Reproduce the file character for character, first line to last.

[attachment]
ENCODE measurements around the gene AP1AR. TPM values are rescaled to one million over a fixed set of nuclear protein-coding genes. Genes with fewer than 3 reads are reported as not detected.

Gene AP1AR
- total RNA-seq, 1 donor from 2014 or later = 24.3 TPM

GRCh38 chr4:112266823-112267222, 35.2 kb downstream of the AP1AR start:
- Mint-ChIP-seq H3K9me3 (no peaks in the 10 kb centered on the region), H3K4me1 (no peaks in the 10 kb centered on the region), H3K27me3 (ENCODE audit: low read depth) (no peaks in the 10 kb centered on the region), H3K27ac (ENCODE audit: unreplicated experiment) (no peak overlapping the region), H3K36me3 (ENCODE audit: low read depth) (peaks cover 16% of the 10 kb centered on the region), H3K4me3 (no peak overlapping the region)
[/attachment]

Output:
ENCODE measurements around the gene AP1AR. TPM values are rescaled to one million over a fixed set of nuclear protein-coding genes. Genes with fewer than 3 reads are reported as not detected.

Gene AP1AR
- total RNA-seq, 1 donor from 2014 or later = 24.3 TPM

GRCh38 chr4:112266823-112267222, 35.2 kb downstream of the AP1AR start:
- Mint-ChIP-seq H3K9me3 (no peaks in the 10 kb centered on the region), H3K4me1 (no peaks in the 10 kb centered on the region), H3K27me3 (ENCODE audit: low read depth) (no peaks in the 10 kb centered on the region), H3K27ac (ENCODE audit: unreplicated experiment) (no peak overlapping the region), H3K36me3 (ENCODE audit: low read depth) (peaks cover 16% of the 10 kb centered on the region), H3K4me3 (no peak overlapping the region)